NeuroNuggets: Style Transfer
In the fourth installment of the NeuroNuggets series, we continue our study of basic problems in computer vision. We remind that in the NeuroNuggets series, we discuss the demos available on the recently released NeuroPlatform, concentrating not so much on the demos themselves but rather on the ideas behind each deep learning model.
In the first installment, we talked about the age and gender detection model, which is basically image classification. In the second, we presented object detection, a more complex computer vision problem where you also have to find where an object is located. In the third, we continued this with segmentation and Mask R-CNN model. Today, we turn to something even more exciting. We will consider a popular and very beautiful application of deep learning: style transfer. We will see how to make a model that can draw your portrait in the style of Monet — or Yves Klein if you’re not careful with training! I am also very happy to present the co-author of this post, one of our lead researchers Kyryl Truskovskyi:
Style Transfer: the Problem
Imagine that you can create a true artwork by yourself, turning your own photo or a familiar landscape into a painting done like Van Gogh or Picasso would do it. Sounds like a pipe dream? With the help of deep neural networks, this dream has now become reality. Neural style transfer has become a trending topic both in academic literature and industrial applications; we all know and use popular mobile apps for style transfer and image enhancement. Starting from 2014, these style transfer apps have become a huge PR point for deep neural networks, and today almost all smartphone users have tried some style transfer app for photos and/or video. By now, all of these methods work in real-time and run on mobile devices, and anyone can create artwork with a simple app, stylizing their own images and videos… but how do these apps work their magic?
From the deep learning perspective, ideas for style transfer stem from attempts to interpret the features that a deep neural network learns and understand how exactly it works. Recall that a convolutional neural network for image processing gradually learns more and more convoluted features (see, e.g., our first post in the NeuroNuggets series), starting from basic local filters and getting all the way to semantic features like “dog” or “house”… or, quite possibly, “Monet style”! The basic idea of style transfer is to try to disentangle these features, pull apart semantic features of “what is on the picture” from “how the picture looks”. Once you do it, you can try to replace the style while leaving the contents in place, and the style can come from a completely different painting.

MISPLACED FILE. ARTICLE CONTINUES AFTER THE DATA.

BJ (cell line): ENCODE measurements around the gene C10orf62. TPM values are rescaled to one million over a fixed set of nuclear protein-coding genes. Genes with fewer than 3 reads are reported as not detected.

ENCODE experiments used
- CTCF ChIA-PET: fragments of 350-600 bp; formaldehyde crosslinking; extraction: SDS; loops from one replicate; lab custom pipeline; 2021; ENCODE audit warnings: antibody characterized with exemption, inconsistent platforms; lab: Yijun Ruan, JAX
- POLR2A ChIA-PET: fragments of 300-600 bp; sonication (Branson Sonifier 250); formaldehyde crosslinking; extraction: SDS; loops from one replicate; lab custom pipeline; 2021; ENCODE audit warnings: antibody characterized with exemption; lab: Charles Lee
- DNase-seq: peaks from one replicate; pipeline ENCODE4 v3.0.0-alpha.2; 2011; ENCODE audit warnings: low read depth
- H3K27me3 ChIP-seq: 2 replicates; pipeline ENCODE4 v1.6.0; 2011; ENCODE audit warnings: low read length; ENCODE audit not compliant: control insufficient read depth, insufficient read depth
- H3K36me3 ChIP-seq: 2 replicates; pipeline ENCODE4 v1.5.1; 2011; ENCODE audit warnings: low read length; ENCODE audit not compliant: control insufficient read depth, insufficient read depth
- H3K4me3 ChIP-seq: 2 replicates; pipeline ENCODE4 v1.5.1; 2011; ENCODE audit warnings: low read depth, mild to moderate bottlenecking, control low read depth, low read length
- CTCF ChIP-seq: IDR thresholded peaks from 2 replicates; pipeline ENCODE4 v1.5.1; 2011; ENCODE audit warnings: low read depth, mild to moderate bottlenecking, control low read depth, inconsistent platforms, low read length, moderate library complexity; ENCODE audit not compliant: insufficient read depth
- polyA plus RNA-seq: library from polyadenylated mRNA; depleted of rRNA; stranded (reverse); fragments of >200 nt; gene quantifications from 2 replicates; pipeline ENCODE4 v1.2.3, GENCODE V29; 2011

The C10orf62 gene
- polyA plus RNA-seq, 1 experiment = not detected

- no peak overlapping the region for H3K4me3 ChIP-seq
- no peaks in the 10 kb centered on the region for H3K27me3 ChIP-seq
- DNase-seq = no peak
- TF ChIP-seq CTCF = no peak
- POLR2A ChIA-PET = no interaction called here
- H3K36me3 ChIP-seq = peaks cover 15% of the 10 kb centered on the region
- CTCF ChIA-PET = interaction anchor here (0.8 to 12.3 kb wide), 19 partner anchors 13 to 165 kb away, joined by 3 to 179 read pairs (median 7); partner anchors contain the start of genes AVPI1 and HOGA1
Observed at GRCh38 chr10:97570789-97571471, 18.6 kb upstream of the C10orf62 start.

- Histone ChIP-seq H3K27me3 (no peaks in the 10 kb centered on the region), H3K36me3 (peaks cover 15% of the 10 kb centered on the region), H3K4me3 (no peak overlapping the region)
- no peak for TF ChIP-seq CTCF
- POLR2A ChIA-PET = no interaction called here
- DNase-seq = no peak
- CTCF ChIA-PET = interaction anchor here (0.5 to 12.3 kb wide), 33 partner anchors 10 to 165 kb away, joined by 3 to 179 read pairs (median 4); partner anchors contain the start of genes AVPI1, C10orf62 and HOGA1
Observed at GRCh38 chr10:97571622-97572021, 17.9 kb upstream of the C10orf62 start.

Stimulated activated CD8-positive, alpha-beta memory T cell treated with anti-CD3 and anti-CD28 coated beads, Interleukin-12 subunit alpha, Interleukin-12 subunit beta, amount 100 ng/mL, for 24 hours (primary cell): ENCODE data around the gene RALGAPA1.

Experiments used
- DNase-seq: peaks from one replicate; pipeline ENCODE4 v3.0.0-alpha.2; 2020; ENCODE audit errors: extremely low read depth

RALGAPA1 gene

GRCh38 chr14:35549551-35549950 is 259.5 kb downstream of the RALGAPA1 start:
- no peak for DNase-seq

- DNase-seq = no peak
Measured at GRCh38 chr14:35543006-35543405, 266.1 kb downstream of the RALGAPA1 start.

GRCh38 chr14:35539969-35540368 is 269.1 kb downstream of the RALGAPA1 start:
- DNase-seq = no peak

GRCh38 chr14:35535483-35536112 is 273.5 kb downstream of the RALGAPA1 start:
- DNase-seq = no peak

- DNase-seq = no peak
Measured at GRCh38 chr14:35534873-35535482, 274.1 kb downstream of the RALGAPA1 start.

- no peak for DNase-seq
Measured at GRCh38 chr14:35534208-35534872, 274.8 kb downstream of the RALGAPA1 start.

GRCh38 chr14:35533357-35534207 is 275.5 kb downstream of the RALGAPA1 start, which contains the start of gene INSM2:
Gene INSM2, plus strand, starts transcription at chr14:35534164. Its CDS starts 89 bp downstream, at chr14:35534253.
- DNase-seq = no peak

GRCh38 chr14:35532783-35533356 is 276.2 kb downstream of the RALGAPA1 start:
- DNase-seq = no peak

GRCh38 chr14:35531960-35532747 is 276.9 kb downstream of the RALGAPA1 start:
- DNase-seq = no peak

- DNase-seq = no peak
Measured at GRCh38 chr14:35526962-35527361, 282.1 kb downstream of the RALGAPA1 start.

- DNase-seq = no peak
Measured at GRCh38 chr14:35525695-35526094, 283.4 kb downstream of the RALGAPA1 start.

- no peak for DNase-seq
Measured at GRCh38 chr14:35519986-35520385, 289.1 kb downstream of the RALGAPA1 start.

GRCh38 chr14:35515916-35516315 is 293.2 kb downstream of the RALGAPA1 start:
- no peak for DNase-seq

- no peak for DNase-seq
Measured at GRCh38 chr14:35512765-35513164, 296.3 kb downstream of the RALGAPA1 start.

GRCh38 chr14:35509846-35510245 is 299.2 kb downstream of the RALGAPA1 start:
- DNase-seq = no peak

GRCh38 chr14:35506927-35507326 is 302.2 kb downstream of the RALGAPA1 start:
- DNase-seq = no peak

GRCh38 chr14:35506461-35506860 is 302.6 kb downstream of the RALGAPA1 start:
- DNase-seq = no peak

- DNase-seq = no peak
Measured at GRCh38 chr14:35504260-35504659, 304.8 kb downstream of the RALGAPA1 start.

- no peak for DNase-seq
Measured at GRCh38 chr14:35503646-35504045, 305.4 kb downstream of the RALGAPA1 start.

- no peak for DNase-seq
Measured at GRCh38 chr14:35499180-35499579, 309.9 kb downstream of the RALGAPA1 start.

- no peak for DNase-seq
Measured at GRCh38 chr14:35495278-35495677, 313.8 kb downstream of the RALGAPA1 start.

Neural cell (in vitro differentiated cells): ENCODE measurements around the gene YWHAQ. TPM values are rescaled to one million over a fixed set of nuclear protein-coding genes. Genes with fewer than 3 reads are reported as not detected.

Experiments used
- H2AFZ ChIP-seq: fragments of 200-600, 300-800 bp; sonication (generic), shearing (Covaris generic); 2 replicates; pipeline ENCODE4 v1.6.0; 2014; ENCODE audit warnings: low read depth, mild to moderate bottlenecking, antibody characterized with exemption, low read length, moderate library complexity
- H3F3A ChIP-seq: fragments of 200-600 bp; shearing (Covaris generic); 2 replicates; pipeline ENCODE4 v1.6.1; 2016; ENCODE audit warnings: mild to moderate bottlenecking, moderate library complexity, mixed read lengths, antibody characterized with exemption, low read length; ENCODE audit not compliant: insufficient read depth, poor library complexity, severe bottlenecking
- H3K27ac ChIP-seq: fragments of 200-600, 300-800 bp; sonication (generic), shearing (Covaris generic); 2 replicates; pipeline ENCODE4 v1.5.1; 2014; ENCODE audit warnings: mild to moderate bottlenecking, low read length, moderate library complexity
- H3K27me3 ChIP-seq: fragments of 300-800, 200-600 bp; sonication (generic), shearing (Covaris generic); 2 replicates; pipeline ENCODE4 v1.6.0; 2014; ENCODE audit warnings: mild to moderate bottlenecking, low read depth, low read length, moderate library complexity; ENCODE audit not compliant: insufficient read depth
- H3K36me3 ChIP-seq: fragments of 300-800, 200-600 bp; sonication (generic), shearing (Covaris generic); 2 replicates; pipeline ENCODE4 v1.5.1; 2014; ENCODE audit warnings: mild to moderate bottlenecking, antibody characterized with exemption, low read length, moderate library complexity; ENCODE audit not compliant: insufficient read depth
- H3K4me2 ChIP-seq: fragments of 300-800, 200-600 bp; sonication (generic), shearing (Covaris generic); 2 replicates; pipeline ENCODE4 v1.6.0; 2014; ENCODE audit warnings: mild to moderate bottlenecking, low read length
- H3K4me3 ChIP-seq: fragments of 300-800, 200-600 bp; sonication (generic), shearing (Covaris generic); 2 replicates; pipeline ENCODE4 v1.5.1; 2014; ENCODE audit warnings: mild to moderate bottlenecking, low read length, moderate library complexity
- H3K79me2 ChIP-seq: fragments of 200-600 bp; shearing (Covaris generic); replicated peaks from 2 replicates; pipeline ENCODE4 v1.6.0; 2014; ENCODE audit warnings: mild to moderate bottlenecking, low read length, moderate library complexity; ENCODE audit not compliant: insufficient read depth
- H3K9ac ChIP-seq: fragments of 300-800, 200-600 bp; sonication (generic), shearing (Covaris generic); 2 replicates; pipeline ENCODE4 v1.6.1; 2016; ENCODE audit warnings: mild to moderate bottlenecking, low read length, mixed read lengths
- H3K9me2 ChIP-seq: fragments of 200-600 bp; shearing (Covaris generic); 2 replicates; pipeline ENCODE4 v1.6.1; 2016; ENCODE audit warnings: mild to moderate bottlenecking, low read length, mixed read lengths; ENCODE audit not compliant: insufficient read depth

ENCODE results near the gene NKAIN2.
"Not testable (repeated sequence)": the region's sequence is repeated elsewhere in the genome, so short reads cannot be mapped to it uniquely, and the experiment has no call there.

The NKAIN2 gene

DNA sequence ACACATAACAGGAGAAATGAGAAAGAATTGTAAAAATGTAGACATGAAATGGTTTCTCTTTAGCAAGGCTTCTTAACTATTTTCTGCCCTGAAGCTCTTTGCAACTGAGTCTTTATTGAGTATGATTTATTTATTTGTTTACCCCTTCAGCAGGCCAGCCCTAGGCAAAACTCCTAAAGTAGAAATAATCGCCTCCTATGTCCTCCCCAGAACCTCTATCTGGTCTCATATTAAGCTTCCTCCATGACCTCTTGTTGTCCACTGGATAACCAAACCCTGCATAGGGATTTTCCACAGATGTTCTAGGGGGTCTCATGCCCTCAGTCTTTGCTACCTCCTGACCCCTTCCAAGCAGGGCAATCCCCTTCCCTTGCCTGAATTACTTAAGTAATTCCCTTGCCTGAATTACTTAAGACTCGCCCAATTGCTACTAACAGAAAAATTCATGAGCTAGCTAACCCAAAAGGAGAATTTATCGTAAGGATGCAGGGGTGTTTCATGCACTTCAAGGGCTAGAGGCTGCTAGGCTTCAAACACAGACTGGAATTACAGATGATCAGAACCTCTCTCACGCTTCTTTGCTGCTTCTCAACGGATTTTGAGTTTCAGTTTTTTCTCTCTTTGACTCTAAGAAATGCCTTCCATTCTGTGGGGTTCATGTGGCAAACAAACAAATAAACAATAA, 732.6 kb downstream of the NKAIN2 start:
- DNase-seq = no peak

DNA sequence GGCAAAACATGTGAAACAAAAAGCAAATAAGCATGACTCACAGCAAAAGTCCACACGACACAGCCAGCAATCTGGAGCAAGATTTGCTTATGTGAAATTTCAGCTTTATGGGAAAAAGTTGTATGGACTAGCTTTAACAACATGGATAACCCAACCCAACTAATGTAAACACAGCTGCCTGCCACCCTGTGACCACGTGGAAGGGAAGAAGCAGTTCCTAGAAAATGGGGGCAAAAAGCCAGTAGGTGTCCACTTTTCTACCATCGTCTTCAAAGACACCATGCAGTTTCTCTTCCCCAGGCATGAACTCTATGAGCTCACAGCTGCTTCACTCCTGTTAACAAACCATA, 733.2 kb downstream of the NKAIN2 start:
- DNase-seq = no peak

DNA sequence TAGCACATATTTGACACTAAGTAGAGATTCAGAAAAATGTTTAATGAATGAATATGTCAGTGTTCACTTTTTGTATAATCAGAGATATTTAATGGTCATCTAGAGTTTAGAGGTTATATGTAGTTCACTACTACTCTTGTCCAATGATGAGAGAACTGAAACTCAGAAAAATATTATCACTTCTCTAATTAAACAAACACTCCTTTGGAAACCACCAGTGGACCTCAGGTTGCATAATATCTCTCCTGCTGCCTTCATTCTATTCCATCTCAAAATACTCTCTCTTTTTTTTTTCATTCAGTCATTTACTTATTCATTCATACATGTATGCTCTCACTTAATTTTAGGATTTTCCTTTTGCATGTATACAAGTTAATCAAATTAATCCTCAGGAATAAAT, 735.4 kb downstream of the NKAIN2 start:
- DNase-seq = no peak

For the reader interested in a more detailed view, we recommend “Neural Style Transfer: A Review”, a detailed survey of neural style transfer methods. E.g., here is an example from that paper where a photo of the Great Wall of China has been redone in classical Chinese painting style:
And here is an example from DeepArt, one of the first style transfer services:
You can even do it with videos:
But let’s see how it works!
Neural Style Transfer by Optimizing the Image
There are two main approaches to neural style transfer: optimization and feedforward network. Let us begin with optimization.
In this approach, we optimize not the network but the resulting image. This is a very simple but powerful idea: the image itself is also just a matrix (tensor) of numbers, just like the weights of the network. This means that we can take derivatives with respect to these weights, extending backpropagation to them too and optimizing an image for a network rather then the other way around; we have already discussed this idea in “Can a Neural Network Read Your Mind?”.
For style transfer, it works as follows: you have a content image, style image and trained neural network (on ImageNet for example). You create a newly generated image, initializing it completely at random. Then the content image and style image pass through the early and intermediate layers of the network to compute two types of loss functions: style loss and content loss (see below). Next, we optimize their losses by changing the generated image, and after a few iterations we have beautiful stylized images. The structure is a bit intimidating: